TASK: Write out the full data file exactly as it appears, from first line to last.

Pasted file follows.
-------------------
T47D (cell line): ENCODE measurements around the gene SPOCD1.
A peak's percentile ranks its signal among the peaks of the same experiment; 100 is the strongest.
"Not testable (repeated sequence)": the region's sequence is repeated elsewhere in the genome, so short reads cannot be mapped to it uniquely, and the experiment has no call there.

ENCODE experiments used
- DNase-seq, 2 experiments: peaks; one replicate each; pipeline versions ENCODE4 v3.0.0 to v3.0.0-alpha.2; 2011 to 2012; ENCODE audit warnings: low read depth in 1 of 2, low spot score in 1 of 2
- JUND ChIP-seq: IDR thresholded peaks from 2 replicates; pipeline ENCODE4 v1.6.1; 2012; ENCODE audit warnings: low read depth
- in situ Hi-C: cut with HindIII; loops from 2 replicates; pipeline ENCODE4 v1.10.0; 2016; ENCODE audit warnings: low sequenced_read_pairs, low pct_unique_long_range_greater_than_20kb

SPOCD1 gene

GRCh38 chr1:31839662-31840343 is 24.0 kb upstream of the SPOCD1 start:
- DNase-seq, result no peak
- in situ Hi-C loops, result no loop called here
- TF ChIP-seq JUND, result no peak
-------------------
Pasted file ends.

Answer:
T47D (cell line): ENCODE measurements around the gene SPOCD1.
A peak's percentile ranks its signal among the peaks of the same experiment; 100 is the strongest.
"Not testable (repeated sequence)": the region's sequence is repeated elsewhere in the genome, so short reads cannot be mapped to it uniquely, and the experiment has no call there.

ENCODE experiments used
- DNase-seq, 2 experiments: peaks; one replicate each; pipeline versions ENCODE4 v3.0.0 to v3.0.0-alpha.2; 2011 to 2012; ENCODE audit warnings: low read depth in 1 of 2, low spot score in 1 of 2
- JUND ChIP-seq: IDR thresholded peaks from 2 replicates; pipeline ENCODE4 v1.6.1; 2012; ENCODE audit warnings: low read depth
- in situ Hi-C: cut with HindIII; loops from 2 replicates; pipeline ENCODE4 v1.10.0; 2016; ENCODE audit warnings: low sequenced_read_pairs, low pct_unique_long_range_greater_than_20kb

SPOCD1 gene

GRCh38 chr1:31839662-31840343 is 24.0 kb upstream of the SPOCD1 start:
- DNase-seq, result no peak
- in situ Hi-C loops, result no loop called here
- TF ChIP-seq JUND, result no peak